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Wednesday, August 18, 2010

Off With Their Heads in the Valley…

Heads up

To my knowledge there’s no Teutonic ancestry in my lineage, unless a band of lusty Germanic crusaders en route to the Crusades made a brief stopover in Ireland. When my pre-college aptitude tests were analyzed, the results revealed I had an affinity for Germanic languages (in the adjacent column, “spatial cognition,” where a numerical score should appear, were only the words “Ha! Ha! Ha!”).

Strange, I thought, since I knew no German. (I did know a German, though (two Germans, to be sure): Mr. Bill Gebhardt, our camp mechanic, but what I acquired from him was an affinity for bees and beekeeping; what I learned about his wife Marie was to stay out of the Gebhardts’ small apple orchard on hot days because as rumor had it, she puttered about the place in her bra.) Dad took German in college, but it seemed unlikely a college German class could have wormed its way into his DNA and trickled down into mine. What I’m doing here is trying to understand  my love of making sauerkraut ( G.  sauer: sour; kraut: cabbage): I’m afraid my Irish heritage can lay claim to cabbage only. (Later in my college days, I learned English was a “Germanic” Language. “Well, ok,” I thought, “ I can navigate around fairly reasonably in that medium.”)

I do love sauerkraut—and not just because I learned years ago that a can of sauerkraut juice can purge a balky intestinal tract far more effectively than a quart of Sunkist prune juice. I love the process of sauerkraut, love to grow the cabbage, delight in the beheading of it, relish the hours it takes to shred and pack twenty pounds of cabbage into a three gallon crock. I love both the journey and destination, which begins by tamping a shiny black seed into potting soil and delivers me at last in the land of Reuben sandwiches.

My sauerkraut journey begins in March when I plant my cabbage seed in seedling pots. This year’s seed was a Christmas gift from brother Kevin who has just begun his second year of sauerkraut internship. When their secondary leaves form, I drench theAt the start thirsty seedlings in fish fertilizer and set them out in the  company of the sweet peas. Fast forward beyond the weeding, the pest control, and watering to the day of beheading, which this year was  August 12, last Thursday,.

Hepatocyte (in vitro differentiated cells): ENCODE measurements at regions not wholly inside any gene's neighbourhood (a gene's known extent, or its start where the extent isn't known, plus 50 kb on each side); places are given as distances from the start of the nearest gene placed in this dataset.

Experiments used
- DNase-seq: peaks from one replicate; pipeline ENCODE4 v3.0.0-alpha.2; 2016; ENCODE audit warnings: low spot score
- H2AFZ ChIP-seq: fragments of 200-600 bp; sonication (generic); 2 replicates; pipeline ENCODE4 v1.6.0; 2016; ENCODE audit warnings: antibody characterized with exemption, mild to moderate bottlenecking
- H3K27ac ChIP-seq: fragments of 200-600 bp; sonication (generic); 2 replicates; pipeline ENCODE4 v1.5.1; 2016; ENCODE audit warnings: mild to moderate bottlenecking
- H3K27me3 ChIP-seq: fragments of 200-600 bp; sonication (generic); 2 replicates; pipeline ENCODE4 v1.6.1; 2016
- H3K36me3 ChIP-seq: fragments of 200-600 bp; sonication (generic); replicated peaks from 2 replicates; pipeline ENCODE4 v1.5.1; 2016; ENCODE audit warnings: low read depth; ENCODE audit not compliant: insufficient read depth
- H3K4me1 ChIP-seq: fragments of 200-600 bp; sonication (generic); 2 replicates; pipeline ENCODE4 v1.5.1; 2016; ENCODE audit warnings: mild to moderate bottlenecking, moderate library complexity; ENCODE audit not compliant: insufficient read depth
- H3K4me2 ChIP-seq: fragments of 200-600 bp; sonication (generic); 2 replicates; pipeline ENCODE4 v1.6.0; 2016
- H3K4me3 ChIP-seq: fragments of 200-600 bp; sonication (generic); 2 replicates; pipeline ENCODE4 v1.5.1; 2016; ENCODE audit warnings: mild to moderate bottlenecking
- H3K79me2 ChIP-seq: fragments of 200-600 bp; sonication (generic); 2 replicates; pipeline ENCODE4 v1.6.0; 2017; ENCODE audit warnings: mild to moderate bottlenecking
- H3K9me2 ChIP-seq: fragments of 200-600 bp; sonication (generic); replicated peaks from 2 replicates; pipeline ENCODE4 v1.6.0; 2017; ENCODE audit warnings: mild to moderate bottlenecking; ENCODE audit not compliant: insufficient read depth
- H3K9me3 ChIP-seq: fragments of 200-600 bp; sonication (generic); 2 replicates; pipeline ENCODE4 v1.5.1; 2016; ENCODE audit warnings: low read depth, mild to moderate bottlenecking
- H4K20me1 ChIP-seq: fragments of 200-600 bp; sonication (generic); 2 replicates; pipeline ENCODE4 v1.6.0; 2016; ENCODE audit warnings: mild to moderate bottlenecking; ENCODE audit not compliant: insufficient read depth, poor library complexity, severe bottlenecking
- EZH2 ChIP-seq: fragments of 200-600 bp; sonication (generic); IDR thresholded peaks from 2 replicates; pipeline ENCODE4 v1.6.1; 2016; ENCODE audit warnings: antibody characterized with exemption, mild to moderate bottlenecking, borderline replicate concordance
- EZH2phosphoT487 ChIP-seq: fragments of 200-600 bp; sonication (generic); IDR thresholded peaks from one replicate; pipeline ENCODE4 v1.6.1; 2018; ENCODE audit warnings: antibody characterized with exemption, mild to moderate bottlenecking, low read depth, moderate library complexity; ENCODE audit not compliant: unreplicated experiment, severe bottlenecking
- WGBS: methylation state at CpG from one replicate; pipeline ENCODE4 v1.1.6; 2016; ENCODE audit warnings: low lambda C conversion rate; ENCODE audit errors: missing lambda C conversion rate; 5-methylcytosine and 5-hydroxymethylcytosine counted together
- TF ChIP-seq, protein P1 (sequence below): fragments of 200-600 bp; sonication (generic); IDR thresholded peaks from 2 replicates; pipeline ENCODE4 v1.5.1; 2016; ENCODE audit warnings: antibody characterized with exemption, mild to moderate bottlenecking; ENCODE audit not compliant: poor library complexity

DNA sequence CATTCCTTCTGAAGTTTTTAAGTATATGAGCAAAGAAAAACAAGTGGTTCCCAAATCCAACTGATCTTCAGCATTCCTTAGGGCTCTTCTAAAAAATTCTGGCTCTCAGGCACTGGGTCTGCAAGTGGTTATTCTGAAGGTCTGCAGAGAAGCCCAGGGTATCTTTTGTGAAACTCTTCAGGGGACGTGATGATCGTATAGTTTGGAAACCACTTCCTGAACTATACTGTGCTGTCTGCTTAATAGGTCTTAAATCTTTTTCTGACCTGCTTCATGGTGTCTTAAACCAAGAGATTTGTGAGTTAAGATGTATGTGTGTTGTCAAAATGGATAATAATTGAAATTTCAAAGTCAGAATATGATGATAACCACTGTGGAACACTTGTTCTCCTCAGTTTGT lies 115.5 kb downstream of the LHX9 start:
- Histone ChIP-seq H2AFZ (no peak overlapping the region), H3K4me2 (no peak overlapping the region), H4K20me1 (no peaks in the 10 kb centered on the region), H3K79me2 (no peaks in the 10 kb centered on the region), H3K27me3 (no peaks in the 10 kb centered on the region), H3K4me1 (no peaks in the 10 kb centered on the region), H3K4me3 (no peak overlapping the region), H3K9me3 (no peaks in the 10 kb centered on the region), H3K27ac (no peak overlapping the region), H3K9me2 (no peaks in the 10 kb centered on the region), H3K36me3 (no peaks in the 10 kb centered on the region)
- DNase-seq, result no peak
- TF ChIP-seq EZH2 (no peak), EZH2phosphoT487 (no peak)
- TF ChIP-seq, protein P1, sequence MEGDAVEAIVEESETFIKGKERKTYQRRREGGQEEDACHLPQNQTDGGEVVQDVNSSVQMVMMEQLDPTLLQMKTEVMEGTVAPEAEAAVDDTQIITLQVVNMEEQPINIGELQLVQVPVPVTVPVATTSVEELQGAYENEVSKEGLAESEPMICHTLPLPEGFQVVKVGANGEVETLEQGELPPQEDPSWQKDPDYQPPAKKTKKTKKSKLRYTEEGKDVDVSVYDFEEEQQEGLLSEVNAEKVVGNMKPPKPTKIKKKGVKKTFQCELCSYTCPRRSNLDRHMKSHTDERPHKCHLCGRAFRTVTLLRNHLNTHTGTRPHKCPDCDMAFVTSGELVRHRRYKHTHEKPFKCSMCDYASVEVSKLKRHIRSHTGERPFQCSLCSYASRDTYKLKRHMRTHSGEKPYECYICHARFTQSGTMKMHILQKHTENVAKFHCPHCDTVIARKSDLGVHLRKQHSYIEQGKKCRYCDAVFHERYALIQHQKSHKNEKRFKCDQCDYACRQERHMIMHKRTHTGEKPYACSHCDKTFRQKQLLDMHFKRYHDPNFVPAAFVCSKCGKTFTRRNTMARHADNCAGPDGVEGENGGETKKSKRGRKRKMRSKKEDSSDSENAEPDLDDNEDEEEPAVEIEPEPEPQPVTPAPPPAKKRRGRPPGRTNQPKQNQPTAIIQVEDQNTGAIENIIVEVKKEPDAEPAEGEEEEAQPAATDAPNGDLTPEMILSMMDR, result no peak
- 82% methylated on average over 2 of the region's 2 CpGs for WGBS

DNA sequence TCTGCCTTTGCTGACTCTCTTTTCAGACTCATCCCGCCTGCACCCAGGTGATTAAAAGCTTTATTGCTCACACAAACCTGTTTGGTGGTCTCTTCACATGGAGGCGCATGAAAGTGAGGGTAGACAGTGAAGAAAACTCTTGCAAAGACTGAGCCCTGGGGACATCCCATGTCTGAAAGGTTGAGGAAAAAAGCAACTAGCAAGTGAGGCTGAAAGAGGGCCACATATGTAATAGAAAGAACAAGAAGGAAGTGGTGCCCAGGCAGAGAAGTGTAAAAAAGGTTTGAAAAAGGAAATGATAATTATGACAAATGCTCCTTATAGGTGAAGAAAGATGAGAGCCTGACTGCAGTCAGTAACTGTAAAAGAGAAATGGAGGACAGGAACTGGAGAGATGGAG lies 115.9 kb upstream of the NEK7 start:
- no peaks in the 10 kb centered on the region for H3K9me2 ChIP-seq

Armed with a machete, the executioner marches out into the cabbage patch and steels himself for the first swift decapitation. It’s heads up for me and heads off for the cabbage. Cabbage RowYears of experience tell me I need 6-8 heads for twenty pounds of ‘kraut. This year, whether it was the cool spring or variety of cabbage, the heads are denser than in the past. I whack five heads from their stems, trim off the wormhole-riddled outer leaves, and haul the green noggins to the house.                        Twenty Pounds

I wash the cabbages and begin the process. My environmentally-sensitive friend has come through for me again. It’s Nancy L’s kitchen scale I use to weigh out five pounds of cabbage at a time. With a sharp chef’s knife I slice the five pounds as thinly as possible into a stainless steel bowl, add the proper ratio of salt (pickling salt, mind you) to cabbage: 3 Tbsp. per five pounds,  sprinkle the salt evenly on the heap of cabbage, and  mix the contents thoroughly. For fifteen minutes I allow the salt to draw the water from the cabbage, creating the brine essential for the fermenting process.     

Five pounds sliced

Two handfuls at a time I transfer the dripping cabbage from bowl to crock and use my fist to pack the cabbage tightly. sliced and saltedI repeat this procedure three more times until I’ve compressed twenty pounds of wilted cabbage firmly in the 3 gallon crock.To prevent airborne contaminates, I tamp a muslin kitchen towel tightly against the edges of the crock, place a special china plate (a perfect fit for the diameter) on the cloth, and weight it with a two pound granite river cobble. Out in the garage it goes where it will stay until the brine is absorbed, the fermentation complete, and ‘kraut vintage 2010 is ready to bottle.


Twenty pounds crocked


While I await the finished product, I’ll share a recipe with you, one that combines both my aptitude for things Germanic (my muttersprache, English) and my Irish lineage* (paternal grandmother Mary Egan, The Old Sod, County Mayo):

Reuben Chowder

3 cups milk

1  10 3/4 oz. can condensed cream of celery soup

1/2 cup shredded process Swiss cheese (2 oz.)

1  16-oz can of sauerkraut, drained and snipped [“Snipped?” Couldn’t tell you why]

*                       *                    *                *

3 Tbsp. butter or margarine [margarine??], softened

4-6 slices rye bread

1 tsp caraway seed

*                      *                      *                 *

*1 12-oz. can corned beef, chilled and diced

In a sauce pan stir milk into celery soup and shredded cheese. Add sauerkraut and simmer for fifteen minutes.

Meanwhile, spread the butter or margarine over both sides of the rye bread into triangles; place on baking sheet. Toast in 300 degree oven for 20 minutes.

Add diced corned beef to soup. Heat about 10 minutes or till heated through. Serve toast triangles with soup. Makes 4-6 servings.

Note: If homemade sauerkraut is not used, chowder may have a strong flavor of supermarket shelves.

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  1. Well, I'm sorry to say that your love for sauerkraut did not make it into my DNA. However, it somehow made it to Avi's. He's looking forward to enjoying some of this year's batch...I know. :)

  2. This year's batch will be pumped up some: I'm adding a bit of color to a few jars, the color red, if you know what I mean. Dad